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Moot Court

Making their case in a mock appellate court session recently earned recognition for political science students Nathan Lafontaine and Sabrina Jangda at the National Moot Court competition in Virginia Beach. The duo, who began preparing in the fall made it to the quarterfinals at the regional competition. Pictured, from left are Lafontaine; Pamela Fiber-Ostrow, assistant professor of political science and the team’s adviser; and Jangda.

Students Prepare for Moot Court Competition

Political science majors Nathan Lafontaine and Sabrina Jangda take on other future lawyers in hypothetical Supreme Court

March 12, 2007

By Mimi Ko Cruz

First, Nathan Lafontaine and Sabrina Jangda argued for President George W. Bush’s warrantless wiretap program.

Then, the political science students reversed their arguments during the January National Moot Court competition at Regent University School of Law in Virginia Beach. The contest is a mock appellate court session with a hypothetical case written by the advisory board of the American Collegiate Moot Court Association (ACMA).  

“It was our job to argue, on the one hand, that the National Security Agency had no right to intercept petitioners’ email correspondence, which led to their arrest for attempted domestic terrorism,” Lafontaine said. “But, on the flip side, we had to argue that respondent, the government, had every right to do whatever it takes to protect the American people during a time of war, even if it means inconveniencing them.”

Lafontaine and Jangda participated in the national competition, after having advanced to the quarterfinals at the regional competition in December. At the national contest, they competed against the team that placed second overall.

“Our team did extremely well,” said Pamela Fiber-Ostrow, assistant professor of political science who has been coaching Lafontaine and Jangda. “Sabrina and Nathan put forth enormous efforts. They are both exceptional students and very bright.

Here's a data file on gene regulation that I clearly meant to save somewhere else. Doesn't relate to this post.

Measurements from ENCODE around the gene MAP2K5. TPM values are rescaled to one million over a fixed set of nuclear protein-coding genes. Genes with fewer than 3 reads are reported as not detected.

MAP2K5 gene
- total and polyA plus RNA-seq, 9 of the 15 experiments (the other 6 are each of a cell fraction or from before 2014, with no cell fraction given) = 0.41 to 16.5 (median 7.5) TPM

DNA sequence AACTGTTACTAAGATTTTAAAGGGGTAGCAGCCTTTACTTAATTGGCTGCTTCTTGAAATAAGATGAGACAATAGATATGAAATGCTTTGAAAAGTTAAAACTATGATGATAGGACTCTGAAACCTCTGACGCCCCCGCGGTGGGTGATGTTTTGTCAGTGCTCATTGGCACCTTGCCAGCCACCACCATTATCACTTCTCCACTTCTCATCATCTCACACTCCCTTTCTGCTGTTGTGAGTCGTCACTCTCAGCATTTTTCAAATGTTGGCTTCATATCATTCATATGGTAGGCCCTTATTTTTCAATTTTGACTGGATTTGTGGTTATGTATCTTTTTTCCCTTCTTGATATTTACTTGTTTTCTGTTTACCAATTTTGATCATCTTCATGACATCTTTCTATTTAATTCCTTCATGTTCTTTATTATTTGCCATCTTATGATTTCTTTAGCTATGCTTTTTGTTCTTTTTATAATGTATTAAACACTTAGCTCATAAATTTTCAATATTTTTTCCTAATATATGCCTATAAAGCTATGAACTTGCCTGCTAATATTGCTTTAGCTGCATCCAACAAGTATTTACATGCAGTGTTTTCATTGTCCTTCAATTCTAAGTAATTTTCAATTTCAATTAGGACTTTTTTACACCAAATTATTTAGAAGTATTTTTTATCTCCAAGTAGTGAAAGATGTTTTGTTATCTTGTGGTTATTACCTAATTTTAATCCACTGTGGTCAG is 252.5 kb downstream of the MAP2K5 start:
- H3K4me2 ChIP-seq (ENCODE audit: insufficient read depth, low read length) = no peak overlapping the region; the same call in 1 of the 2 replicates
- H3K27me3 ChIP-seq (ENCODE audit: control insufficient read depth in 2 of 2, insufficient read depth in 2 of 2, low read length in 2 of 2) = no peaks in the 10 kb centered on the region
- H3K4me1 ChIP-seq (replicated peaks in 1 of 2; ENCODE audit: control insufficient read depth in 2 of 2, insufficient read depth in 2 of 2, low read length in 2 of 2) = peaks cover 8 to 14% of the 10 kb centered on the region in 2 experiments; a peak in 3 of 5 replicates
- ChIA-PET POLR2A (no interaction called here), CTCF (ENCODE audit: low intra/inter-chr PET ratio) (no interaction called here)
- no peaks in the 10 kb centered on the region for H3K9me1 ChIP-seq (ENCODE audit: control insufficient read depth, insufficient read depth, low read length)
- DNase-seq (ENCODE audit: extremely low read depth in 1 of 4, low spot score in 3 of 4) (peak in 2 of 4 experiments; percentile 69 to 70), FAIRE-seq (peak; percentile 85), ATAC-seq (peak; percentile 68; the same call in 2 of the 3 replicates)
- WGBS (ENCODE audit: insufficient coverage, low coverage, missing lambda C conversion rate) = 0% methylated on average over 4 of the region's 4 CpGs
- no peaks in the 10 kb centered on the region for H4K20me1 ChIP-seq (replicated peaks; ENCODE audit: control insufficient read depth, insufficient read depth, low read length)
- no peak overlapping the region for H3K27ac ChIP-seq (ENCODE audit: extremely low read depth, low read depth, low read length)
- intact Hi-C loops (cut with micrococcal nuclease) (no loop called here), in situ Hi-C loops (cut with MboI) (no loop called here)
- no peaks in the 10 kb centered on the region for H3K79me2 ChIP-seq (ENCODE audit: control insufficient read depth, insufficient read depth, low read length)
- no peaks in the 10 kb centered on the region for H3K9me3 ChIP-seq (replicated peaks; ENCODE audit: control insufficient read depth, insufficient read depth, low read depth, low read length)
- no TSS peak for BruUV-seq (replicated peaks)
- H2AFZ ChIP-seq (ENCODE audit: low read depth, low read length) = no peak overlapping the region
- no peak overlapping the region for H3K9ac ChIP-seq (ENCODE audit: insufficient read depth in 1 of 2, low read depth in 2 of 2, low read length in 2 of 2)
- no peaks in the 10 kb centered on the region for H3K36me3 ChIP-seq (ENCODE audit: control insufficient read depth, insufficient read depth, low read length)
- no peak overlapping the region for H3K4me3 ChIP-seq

“Unlike students from many of the schools against whom they competed, they did not receive the hypothetical case until the fall semester (it becomes available in May) and still advanced to the quarterfinals round.

“They learned quickly to brief cases and develop their oral argumentation skills,” she added. “We spent many late evenings on campus, with me grilling them with questions the way a Supreme Court justice might question a lawyer appearing before the Court.”

Both students said they plan to go to law school and become attorneys, and the moot court competitions are preparing them for such careers.

“Being in moot court, you get somewhat of a realization of what it must be like for lawyers in front of the actual Supreme Court,” Jangda said. “You get so much more respect for them and understand how much work and how nerve racking it must be for the actual lawyers. I cannot even fathom how it must be for real attorneys to go up in front of the Supreme Court and deliver their arguments.”
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